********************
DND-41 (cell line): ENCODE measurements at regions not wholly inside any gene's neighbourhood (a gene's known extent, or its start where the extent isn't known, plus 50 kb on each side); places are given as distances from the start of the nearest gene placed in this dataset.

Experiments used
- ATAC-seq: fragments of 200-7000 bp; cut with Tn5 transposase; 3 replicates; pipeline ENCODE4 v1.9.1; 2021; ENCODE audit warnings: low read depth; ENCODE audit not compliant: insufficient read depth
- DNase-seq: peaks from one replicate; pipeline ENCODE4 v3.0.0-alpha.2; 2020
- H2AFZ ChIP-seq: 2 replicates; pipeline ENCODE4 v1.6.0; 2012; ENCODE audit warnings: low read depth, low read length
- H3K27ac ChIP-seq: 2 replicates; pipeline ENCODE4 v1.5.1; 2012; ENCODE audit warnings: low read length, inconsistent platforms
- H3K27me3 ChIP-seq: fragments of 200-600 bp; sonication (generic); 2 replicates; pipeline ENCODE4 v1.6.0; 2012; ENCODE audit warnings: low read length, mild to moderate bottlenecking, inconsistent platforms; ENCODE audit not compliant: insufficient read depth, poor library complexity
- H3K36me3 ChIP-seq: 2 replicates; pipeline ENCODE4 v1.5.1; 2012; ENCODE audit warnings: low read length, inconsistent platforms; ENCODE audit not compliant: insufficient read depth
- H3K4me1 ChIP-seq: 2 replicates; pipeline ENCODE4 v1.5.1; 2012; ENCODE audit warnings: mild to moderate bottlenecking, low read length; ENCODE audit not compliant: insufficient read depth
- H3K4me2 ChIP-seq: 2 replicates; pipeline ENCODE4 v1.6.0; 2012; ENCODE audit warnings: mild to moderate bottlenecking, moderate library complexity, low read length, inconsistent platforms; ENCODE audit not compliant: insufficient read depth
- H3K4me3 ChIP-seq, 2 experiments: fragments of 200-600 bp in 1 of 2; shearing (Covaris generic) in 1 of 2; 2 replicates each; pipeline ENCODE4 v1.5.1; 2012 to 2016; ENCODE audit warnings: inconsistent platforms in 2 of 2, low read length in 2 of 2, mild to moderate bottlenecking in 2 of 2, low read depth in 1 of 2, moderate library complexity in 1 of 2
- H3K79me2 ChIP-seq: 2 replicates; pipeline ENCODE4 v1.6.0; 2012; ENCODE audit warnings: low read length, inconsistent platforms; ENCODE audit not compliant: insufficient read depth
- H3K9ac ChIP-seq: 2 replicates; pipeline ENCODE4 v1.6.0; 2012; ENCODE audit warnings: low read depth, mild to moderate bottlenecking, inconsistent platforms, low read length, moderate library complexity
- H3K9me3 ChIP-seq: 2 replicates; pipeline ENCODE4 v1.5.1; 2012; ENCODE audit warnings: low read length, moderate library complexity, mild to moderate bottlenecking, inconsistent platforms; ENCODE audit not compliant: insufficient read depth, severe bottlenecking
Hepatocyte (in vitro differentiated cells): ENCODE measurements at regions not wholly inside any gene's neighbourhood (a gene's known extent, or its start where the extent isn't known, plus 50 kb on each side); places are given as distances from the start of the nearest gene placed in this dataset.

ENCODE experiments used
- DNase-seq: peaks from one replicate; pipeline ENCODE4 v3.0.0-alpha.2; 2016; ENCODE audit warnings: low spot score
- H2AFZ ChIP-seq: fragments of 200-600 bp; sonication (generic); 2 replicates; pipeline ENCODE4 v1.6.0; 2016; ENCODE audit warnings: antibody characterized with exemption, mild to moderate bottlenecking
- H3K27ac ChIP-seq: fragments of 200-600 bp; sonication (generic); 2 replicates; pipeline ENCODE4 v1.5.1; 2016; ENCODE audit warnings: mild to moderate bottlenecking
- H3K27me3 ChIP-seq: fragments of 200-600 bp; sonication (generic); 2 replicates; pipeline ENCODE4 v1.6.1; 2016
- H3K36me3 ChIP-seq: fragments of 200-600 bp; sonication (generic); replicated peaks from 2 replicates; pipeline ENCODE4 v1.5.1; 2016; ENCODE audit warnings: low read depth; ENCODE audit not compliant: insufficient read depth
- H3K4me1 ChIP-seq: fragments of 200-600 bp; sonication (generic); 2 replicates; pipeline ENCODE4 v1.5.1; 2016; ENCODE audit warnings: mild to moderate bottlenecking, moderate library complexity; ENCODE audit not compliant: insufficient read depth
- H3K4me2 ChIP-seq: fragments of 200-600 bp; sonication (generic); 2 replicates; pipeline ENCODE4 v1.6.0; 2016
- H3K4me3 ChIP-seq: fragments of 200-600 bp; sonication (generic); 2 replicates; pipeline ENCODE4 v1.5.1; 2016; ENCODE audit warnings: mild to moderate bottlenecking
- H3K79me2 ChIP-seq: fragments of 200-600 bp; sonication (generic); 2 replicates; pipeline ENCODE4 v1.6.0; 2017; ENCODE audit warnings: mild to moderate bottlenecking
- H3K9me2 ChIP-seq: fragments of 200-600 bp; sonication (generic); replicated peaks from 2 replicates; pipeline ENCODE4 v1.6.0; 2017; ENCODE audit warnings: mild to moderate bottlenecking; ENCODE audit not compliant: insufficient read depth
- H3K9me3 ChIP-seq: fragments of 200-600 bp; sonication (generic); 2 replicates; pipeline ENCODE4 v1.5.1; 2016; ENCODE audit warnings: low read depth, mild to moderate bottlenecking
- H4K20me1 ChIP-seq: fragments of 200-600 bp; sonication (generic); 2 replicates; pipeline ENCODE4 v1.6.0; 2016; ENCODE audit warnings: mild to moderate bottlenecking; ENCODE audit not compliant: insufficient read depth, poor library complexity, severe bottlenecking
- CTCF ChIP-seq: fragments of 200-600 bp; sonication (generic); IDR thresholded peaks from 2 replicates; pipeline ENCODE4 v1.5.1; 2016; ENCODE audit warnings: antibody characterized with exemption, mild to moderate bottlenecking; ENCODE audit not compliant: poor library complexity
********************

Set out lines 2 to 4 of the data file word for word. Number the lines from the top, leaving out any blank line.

Experiments used
- ATAC-seq: fragments of 200-7000 bp; cut with Tn5 transposase; 3 replicates; pipeline ENCODE4 v1.9.1; 2021; ENCODE audit warnings: low read depth; ENCODE audit not compliant: insufficient read depth
- DNase-seq: peaks from one replicate; pipeline ENCODE4 v3.0.0-alpha.2; 2020